2

I have this simplified table entries:

----------------------------
| id | date       | amount |
----------------------------
| 1  | 2017-12-01 | 100    |
----------------------------
| 2  | 2017-12-03 | 100    |
----------------------------
| 3  | 2017-12-05 | 100    |
----------------------------

I need to query the running sum (balance) of the amount column alongside other columns.

I came up with a simple query:

SELECT id, date, amount, SUM(amount) OVER (ORDER BY date) AS balance
FROM entries
GROUP BY id, date, amount
ORDER BY date

and it displays the following:

--------------------------------------
| id | date       | amount | balance |
--------------------------------------
| 1  | 2017-12-01 | 100    | 100     |
-------------------------------------
| 2  | 2017-12-03 | 100    | 200     |
-------------------------------------
| 3  | 2017-12-05 | 100    | 300     |
-------------------------------------

Now, what I need to do is filter the results based on date, but the balance column still needs to be calculated from the start date i.e. 2017-12-01 (or from the first record in the table).

i.e. if I were to add a WHERE date >= '2017-12-03', I'd still want the balance of each row to be same as it was without the date range:

--------------------------------------
| id | date       | amount | balance |
--------------------------------------
| 2  | 2017-12-03 | 100    | 200     |
-------------------------------------
| 3  | 2017-12-05 | 100    | 300     |
-------------------------------------

How can I accomplish this?

3

Just wrap it in a subselect.

SELECT *
FROM (
  SELECT id, date, amount, SUM(amount) OVER (ORDER BY date, id) AS balance
  FROM entries
  GROUP BY id, date, amount
)
WHERE date >= '2017-12-03'
ORDER BY date, id;

I'm also confused about a few things if you have three rows you don't have to group by it, see if this gives you the same result, it should be a lot faster.

SELECT *
FROM (
  SELECT id, date, amount, SUM(amount) OVER (ORDER BY date, id) AS balance
  FROM entries
)
WHERE date >= '2017-12-03'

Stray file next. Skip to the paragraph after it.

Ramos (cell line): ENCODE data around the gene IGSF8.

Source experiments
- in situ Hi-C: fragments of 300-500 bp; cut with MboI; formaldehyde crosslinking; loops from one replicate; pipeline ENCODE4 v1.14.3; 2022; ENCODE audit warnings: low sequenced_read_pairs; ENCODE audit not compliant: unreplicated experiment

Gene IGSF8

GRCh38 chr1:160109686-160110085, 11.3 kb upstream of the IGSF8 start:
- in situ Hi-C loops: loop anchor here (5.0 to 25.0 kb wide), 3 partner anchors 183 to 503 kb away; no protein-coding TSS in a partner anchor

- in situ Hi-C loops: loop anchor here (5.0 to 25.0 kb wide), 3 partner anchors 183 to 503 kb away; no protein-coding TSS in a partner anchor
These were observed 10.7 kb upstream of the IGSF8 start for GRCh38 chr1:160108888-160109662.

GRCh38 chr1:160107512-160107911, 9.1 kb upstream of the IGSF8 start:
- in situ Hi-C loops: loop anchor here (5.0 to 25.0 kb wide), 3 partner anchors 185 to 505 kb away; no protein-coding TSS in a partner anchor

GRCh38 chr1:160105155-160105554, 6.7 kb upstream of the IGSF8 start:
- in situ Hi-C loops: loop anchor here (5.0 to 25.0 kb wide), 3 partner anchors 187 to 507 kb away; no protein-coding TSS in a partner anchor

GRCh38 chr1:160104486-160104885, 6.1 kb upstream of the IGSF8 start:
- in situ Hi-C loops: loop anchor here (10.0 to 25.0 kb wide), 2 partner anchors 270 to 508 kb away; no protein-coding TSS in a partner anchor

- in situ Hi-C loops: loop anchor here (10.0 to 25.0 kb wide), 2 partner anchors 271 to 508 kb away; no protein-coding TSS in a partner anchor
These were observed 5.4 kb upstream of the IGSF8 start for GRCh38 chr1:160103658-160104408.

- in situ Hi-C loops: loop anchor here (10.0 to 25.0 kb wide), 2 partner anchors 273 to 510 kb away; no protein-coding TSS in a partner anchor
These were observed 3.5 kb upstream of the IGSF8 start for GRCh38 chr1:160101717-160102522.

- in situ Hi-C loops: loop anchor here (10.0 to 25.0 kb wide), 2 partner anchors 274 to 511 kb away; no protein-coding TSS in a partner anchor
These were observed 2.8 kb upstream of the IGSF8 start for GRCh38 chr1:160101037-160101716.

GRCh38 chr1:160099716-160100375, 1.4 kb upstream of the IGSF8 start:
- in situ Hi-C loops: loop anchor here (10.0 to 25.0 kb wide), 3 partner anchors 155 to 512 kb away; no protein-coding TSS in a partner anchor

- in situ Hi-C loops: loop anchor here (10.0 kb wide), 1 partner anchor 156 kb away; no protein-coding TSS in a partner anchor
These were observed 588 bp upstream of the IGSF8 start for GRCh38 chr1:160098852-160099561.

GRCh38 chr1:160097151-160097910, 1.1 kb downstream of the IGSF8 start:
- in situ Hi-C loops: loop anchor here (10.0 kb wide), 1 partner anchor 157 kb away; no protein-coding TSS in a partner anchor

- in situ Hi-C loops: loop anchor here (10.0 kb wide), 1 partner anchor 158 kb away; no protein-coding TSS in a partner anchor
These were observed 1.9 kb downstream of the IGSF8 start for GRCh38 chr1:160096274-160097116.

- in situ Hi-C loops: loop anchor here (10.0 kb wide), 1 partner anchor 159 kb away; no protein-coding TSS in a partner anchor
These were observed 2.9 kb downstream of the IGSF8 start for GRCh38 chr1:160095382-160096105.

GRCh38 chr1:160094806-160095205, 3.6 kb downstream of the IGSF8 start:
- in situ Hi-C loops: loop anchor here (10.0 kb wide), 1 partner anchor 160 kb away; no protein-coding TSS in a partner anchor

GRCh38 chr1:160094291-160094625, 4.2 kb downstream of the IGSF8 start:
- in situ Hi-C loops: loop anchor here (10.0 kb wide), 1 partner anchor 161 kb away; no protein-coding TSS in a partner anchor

ORDER BY date, id;
|improve this answer|||||
  • If I don't add id in the group by clause PostgreSQL complains - "entries.id" must appear in the GROUP BY clause or be used in an aggregate function. – Code Poet Dec 6 '17 at 18:33
  • Also, I need a chronological ordering of records, ordering by id won't give me that, because records can be inserted out of order. That is back-dated, forward-dated, etc. – Code Poet Dec 6 '17 at 18:35
  • @CodePoet you shoudln't need a group by anywhere in there. Try the query provided. If id isn't chronological then you're right. you'll need to order by date. – Evan Carroll Dec 6 '17 at 18:37
  • 2
    Note that if date isn't unique (if there are more than one rows with same date or any chance of that happening), then your ORDER BY needs adjustment for the result to be completely deterministic. E,g, OVER (ORDER BY date, id). Otherwise you may get slightly different results per execution. – ypercubeᵀᴹ Dec 6 '17 at 18:58
  • 1
    What I'm suggesting will order by id in that case, yes. No idea if that is aligned with creation order. You could order by anything you like really, as long as the order is complete/deterministic, meaning that any two rows will be deterministaclly placed (in that order). If you have a not complete order like ORDER BY date, then the tied rows can appear in any order (between them) and the rolling sum can be calculated in any order (between them). The results wouldl appear to be changing. – ypercubeᵀᴹ Dec 6 '17 at 19:57

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